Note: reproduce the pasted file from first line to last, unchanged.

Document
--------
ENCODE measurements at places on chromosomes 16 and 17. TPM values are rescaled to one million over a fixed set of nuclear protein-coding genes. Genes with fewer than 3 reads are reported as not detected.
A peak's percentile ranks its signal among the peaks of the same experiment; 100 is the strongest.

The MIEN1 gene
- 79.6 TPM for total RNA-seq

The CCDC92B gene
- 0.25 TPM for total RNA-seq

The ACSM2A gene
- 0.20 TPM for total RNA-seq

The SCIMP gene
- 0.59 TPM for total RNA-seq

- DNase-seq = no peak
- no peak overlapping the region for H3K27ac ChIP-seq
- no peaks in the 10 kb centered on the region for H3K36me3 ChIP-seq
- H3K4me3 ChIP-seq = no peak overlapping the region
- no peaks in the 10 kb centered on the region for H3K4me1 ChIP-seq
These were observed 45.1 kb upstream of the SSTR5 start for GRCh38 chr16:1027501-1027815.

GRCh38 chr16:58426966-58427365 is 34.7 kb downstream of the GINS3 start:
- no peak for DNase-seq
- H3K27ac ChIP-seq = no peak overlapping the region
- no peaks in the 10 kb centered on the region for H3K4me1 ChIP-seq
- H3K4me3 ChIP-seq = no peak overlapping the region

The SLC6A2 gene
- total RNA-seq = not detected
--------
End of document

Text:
ENCODE measurements at places on chromosomes 16 and 17. TPM values are rescaled to one million over a fixed set of nuclear protein-coding genes. Genes with fewer than 3 reads are reported as not detected.
A peak's percentile ranks its signal among the peaks of the same experiment; 100 is the strongest.

The MIEN1 gene
- 79.6 TPM for total RNA-seq

The CCDC92B gene
- 0.25 TPM for total RNA-seq

The ACSM2A gene
- 0.20 TPM for total RNA-seq

The SCIMP gene
- 0.59 TPM for total RNA-seq

- DNase-seq = no peak
- no peak overlapping the region for H3K27ac ChIP-seq
- no peaks in the 10 kb centered on the region for H3K36me3 ChIP-seq
- H3K4me3 ChIP-seq = no peak overlapping the region
- no peaks in the 10 kb centered on the region for H3K4me1 ChIP-seq
These were observed 45.1 kb upstream of the SSTR5 start for GRCh38 chr16:1027501-1027815.

GRCh38 chr16:58426966-58427365 is 34.7 kb downstream of the GINS3 start:
- no peak for DNase-seq
- H3K27ac ChIP-seq = no peak overlapping the region
- no peaks in the 10 kb centered on the region for H3K4me1 ChIP-seq
- H3K4me3 ChIP-seq = no peak overlapping the region

The SLC6A2 gene
- total RNA-seq = not detected